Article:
The Social Security Administration is looking at possible ways to give benefits to surviving same-sex spouses based on where the marriage was performed, but the agency may be hamstrung by the law, Social Security Acting Commissioner, Carolyn Colvin said Friday.

She noted on its face, the federal law requires the agency to approve survivor benefits based on where the spouse resides.

But Colvin said her staff is working with the Justice Department to develop a rule that is “liberal but sensible.” One of the difficulties will be to write a rule that avoids potential court challenges.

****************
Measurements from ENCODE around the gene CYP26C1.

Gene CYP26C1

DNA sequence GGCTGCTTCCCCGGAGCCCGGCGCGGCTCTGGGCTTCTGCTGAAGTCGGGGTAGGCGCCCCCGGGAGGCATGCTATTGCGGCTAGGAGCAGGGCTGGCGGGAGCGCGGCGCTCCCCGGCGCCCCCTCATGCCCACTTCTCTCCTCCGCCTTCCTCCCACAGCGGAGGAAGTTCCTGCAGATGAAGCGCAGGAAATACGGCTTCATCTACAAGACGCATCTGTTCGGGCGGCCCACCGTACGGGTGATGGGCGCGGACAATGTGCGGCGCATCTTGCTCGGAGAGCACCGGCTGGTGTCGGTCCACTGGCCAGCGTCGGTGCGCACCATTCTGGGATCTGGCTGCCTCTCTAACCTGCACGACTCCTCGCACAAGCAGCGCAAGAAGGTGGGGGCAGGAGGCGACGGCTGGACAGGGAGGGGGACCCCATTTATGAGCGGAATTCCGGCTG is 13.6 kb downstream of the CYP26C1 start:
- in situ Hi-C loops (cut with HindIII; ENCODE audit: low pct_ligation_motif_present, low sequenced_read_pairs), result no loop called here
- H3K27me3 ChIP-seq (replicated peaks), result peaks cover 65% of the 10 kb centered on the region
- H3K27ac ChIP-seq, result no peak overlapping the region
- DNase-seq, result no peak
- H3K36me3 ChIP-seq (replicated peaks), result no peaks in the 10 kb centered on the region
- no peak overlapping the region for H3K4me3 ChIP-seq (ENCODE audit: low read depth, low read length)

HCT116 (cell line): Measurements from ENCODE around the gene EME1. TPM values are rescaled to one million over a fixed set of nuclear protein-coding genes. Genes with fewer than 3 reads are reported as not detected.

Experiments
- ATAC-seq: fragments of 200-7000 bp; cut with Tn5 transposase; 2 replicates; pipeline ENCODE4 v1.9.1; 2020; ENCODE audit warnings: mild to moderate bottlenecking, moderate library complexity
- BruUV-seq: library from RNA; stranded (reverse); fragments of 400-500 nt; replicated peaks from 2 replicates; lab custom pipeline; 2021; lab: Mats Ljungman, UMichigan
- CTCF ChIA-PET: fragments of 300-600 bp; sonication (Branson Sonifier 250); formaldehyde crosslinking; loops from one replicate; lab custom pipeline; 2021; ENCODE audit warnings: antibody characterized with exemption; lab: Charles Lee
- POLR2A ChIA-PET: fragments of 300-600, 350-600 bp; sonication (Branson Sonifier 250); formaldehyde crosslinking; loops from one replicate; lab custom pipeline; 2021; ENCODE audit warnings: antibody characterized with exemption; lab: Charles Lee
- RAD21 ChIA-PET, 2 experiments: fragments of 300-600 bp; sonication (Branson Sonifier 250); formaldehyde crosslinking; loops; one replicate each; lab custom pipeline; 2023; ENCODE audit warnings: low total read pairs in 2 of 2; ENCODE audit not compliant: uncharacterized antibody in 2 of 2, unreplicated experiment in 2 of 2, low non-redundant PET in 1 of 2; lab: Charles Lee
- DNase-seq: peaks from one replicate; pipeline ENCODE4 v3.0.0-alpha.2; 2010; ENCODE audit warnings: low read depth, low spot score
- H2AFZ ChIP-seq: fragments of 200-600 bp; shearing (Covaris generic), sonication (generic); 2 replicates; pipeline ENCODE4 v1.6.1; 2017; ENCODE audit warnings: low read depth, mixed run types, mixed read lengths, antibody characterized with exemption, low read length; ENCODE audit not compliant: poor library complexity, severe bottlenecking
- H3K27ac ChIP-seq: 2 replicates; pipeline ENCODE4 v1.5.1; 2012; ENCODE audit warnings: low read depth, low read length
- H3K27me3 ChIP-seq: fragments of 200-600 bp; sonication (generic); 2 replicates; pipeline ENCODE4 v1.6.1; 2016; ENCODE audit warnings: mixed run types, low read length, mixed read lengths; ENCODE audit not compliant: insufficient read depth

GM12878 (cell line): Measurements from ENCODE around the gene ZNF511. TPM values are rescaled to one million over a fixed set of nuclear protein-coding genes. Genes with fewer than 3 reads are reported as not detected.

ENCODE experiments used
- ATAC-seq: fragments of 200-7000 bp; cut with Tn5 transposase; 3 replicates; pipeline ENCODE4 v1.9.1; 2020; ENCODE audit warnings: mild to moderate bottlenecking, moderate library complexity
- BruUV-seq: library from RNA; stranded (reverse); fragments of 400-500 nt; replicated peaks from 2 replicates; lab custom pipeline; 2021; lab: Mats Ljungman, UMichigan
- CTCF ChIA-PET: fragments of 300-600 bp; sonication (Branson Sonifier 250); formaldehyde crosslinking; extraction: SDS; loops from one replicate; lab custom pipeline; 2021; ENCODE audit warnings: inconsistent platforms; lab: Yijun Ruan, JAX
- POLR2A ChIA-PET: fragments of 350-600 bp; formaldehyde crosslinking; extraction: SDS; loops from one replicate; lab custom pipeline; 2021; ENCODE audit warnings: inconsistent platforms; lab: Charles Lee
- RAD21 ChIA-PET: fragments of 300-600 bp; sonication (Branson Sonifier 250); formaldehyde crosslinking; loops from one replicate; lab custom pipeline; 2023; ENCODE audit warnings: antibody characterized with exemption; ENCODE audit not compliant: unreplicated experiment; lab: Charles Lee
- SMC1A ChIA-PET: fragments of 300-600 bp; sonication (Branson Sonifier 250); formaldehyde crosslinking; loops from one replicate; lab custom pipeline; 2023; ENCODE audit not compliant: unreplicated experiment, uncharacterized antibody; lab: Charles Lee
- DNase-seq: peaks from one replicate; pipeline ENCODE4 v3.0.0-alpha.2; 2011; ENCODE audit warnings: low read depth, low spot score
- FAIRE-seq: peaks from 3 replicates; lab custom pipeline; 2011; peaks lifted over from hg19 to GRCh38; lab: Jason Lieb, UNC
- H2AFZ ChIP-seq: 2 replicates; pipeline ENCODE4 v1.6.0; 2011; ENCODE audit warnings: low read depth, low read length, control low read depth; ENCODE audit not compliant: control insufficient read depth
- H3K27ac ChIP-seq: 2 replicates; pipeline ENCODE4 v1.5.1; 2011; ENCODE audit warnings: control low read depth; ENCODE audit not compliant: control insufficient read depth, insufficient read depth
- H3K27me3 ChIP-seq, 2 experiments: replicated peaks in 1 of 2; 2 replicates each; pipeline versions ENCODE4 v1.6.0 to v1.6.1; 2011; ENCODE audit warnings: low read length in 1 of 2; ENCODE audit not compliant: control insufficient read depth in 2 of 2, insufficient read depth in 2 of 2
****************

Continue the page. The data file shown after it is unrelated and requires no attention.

On another issue, Colvin said Social Security field offices are not going away, but their numbers are going to decline because of the need for savings and the greater use of the agency’s Web site by the public.

For the last several years, SSA has had roughly 1,300 locations around the country.

She noted the number of workers and beneficiaries going to the Internet to answer questions climbed 46 percent during the federal government shutdown.

The Social Security head said she has seen lines of people going around the block at branch offices, but fewer people have been complaining to Congress for more money for more offices.

“People are gradually accepting a lower level of service,” she said.

Colvin spoke at the Women’s Institute for a Secure Retirement’s annual symposium in Washington, D.C.